So there I was, the morning after having returned from a trip abroad, about to step into the shower, when the man on the radio announced the closings for the day. The banks would be closed and the schools would be closed and the garbage pickup would be moved back a day. All because of the holiday.

Holiday? It was the 15th of February, which had not been a a holiday when last I left the United States a week before. In fact, there was not a recognizable holiday in any direction for a week and so I concluded, as any reasonable person would, that the banks and the schools and the garbage collection had all been closed or postponed in honor of St. Valentine.

I exploded. I fumed. This was the ultimate stupidity. What had come over this country? Here I was, broke and needing to go to the bank, but it was closed to honor St. Valentine, the patron saint of the greeting card industry. Of course I was wrong. Everything was closed for George Washington's Birthday.

Still, there is reason to stay angry. Washington's birthday is the 22nd of February. It happens to fall on a Monday this year, not the third Monday the law stipulates, but a Monday nonetheless. Therefore, the actual birthday could have been celebrated and everyone still would have gotten a three-day weekend. But more important than that, the holiday would have had something to do with George Washington himself. As it is now, it celebrates absolutely nothing.

Washington's birthday always has had a special meaning for me. For one thing, I admire the man himself, but then so do most Americans. But for another thing, his birthday follows by two days the wedding anniversary of my parents. To me, Washington's birthday served to remind me that I had forgotten my parent's anniversary and had better do something fast. As things stand now, I will not be reminded of my parent's anniversary until July 4, which we probably will celebrate this year in May or something.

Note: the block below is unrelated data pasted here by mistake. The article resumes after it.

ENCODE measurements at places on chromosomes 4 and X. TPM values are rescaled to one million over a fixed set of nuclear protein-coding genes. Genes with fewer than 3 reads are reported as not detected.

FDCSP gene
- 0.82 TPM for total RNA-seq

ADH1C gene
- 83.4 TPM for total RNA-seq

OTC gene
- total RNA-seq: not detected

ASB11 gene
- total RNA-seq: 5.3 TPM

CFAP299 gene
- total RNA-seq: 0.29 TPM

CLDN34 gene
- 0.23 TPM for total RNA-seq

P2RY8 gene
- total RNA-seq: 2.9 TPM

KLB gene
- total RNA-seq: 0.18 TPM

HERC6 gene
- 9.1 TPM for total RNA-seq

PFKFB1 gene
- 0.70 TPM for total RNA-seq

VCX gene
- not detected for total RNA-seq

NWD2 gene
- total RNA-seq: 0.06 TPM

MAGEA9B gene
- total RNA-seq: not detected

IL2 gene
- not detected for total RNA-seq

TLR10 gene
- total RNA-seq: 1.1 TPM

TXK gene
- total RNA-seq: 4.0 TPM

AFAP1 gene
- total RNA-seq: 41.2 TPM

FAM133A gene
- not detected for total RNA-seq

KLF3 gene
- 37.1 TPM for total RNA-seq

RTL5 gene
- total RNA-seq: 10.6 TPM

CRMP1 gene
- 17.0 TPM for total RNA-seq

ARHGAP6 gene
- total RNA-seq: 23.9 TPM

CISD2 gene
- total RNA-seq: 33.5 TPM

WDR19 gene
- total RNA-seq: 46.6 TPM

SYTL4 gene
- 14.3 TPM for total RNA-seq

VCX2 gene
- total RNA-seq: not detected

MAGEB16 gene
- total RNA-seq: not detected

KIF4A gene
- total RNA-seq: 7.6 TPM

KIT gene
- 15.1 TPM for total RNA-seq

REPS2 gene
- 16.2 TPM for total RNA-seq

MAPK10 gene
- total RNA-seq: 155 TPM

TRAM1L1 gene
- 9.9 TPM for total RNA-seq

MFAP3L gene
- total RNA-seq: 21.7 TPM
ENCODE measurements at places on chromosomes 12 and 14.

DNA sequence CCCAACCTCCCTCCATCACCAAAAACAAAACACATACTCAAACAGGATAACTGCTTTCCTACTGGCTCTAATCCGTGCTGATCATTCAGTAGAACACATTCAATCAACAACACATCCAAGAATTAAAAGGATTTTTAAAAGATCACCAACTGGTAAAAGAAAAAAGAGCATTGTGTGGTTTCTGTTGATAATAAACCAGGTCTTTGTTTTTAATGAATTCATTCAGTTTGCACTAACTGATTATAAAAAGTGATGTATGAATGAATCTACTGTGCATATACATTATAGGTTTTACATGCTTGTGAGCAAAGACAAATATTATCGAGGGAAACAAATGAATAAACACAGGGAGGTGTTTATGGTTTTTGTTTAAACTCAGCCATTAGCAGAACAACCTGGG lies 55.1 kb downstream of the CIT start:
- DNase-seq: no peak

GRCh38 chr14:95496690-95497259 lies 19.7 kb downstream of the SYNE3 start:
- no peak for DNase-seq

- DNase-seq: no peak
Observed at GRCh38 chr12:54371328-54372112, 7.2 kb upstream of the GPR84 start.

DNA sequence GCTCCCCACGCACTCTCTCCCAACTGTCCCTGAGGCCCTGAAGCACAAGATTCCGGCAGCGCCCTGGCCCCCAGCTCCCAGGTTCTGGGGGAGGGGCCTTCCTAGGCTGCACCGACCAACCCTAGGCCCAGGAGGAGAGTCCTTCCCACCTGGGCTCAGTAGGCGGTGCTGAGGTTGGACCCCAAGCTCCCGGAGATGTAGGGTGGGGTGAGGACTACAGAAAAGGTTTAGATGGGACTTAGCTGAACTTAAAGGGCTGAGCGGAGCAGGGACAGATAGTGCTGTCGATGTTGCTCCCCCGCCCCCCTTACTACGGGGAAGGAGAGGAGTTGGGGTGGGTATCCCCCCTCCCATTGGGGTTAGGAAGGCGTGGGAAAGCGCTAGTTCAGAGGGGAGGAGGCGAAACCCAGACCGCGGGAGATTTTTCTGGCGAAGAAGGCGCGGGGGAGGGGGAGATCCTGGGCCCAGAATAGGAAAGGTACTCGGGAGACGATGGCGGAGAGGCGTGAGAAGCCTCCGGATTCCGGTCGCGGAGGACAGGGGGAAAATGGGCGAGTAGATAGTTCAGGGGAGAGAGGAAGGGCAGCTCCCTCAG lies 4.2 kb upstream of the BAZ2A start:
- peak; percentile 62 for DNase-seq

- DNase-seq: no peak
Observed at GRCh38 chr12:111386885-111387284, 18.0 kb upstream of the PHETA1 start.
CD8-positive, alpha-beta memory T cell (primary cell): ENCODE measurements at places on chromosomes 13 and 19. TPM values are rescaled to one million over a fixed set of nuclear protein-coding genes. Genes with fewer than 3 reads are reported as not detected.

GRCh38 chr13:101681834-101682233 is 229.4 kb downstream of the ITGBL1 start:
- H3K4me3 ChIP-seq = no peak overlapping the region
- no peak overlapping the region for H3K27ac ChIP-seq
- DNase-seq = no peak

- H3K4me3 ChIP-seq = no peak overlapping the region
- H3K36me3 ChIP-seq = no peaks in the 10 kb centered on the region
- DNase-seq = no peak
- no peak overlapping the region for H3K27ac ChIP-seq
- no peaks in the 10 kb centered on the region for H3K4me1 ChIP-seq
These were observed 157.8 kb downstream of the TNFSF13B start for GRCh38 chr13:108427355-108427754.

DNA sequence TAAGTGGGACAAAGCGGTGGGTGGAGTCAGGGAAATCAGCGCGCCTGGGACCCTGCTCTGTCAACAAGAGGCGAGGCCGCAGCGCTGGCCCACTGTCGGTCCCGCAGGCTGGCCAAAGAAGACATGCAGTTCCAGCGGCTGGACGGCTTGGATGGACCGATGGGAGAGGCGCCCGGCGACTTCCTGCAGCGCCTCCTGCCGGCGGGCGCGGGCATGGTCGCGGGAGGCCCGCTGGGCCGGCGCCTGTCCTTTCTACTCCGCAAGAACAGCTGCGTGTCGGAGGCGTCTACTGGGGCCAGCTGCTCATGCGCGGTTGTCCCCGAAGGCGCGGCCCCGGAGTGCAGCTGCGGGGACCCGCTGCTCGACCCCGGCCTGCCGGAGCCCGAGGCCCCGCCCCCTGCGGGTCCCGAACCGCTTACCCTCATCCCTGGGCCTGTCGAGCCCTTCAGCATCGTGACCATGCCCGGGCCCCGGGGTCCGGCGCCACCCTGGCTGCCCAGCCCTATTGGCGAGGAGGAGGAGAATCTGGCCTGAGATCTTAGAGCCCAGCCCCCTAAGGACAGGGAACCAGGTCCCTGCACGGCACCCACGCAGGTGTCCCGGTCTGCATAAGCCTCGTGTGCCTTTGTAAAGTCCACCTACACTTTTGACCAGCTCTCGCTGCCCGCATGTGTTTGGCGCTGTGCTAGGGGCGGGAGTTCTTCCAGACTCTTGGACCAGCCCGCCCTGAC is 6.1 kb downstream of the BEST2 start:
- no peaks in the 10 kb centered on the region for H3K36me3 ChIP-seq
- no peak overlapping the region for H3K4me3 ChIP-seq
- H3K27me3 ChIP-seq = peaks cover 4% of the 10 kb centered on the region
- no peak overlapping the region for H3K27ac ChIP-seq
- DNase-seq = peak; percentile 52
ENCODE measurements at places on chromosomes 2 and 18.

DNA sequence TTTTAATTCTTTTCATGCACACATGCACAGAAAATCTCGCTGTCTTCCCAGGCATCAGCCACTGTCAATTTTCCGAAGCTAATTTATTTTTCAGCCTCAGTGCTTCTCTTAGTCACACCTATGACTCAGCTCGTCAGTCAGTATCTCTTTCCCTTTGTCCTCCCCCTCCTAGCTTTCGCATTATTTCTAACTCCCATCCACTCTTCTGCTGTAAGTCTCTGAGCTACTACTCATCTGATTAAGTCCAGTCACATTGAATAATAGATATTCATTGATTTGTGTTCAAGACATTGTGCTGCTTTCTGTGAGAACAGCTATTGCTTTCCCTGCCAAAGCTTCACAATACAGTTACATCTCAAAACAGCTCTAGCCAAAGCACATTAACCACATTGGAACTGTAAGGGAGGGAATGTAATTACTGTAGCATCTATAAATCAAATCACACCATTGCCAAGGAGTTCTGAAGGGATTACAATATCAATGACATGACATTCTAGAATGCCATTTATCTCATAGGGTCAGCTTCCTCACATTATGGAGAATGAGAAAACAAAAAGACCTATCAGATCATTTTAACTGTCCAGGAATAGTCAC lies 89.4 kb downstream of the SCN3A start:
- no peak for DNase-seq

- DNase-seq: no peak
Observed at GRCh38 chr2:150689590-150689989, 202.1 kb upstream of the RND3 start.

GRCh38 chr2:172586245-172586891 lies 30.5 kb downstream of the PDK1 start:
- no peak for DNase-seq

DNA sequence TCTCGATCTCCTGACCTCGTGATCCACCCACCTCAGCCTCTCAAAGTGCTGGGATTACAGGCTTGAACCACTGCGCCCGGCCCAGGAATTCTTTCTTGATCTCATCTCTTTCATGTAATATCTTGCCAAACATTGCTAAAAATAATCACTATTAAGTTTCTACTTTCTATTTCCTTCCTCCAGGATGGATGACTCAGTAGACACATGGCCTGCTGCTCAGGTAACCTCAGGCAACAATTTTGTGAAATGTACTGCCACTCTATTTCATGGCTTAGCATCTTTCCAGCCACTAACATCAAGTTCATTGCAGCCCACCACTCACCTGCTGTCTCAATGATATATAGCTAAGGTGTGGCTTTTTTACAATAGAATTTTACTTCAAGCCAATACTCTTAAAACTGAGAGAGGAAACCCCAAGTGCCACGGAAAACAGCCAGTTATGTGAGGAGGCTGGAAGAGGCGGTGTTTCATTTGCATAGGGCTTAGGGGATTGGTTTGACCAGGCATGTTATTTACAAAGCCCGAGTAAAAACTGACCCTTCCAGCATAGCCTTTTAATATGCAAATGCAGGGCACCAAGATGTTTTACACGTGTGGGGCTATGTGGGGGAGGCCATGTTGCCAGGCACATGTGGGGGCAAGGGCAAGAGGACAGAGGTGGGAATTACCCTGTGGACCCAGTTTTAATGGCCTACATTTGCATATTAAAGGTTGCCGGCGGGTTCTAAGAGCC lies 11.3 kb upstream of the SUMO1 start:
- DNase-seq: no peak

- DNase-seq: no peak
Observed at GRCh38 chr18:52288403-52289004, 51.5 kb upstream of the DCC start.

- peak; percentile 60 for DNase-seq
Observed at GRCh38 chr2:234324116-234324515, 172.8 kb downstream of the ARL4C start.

I don't know why I am so offended by this monkeying with the holidays, but I am. For one thing, we no longer can anticipate a holiday. Armistice Day (oops, Veteran's Day) used to be Nov. 11 because this was the date when the armistice bringing World War I to an end was signed. Now, however, the date chosen is the third Tuesday after the second Monday chosen by the third person you meet. I think that is the formula, but if it's not, it's close.

Other holidays have been simlarly tampered with. Memorial Day is no longer May 30, but the fourth Thursday after the third Wednesday after the second groundhog. No one I asked knew if the Fourth of July is still celebrated on the fourth (it is) or on some other day. Labor Day, or course, never was a date, but just a thank you to the American worker from his pal, the boss. The others, though, were real dates and had real historical significance. Now, as T. S. Eliot once said in a somewhat different context, they signify nothing.

There was once a real random quality to the holidays that I liked. You never knew what day they would fall on. If Washington's Birthday, for instance, fell on a Tuesday, it was nice. You remembered George and thanked him for the day off. But if it fell on Friday or a Monday, terrific. You thanked George even more. This was a gift, a surprise, a delight that came to you by virtue of the greatness of the person or the importance of the event. In all cases, though, it was hinged to that person or the event, to a date that was important at the time. George Washington's parents did not give him a gift on the third Monday in February.

Now, however, holidays have become entitlements. They are like birthday and Christmas presents: gifts that may or may not have something to do with affection. It matters little. You have to give them. In the same way, Washington's Birthday, Memorial Day, Veteran's Day and Columbus Day have become like Saturday or Sunday, just another day off.

So, okay. I have done my research and I want those of you stumbling back to work after a three-day weekend to know that the 15th of February is the birthday of Susan B. Anthony, John Barrymore, Ron Cey and James Schlesinger. I don't know about you, but I took off for Susan B. Anthony's Birthday.

I hope Phyllis Schlafly did, too.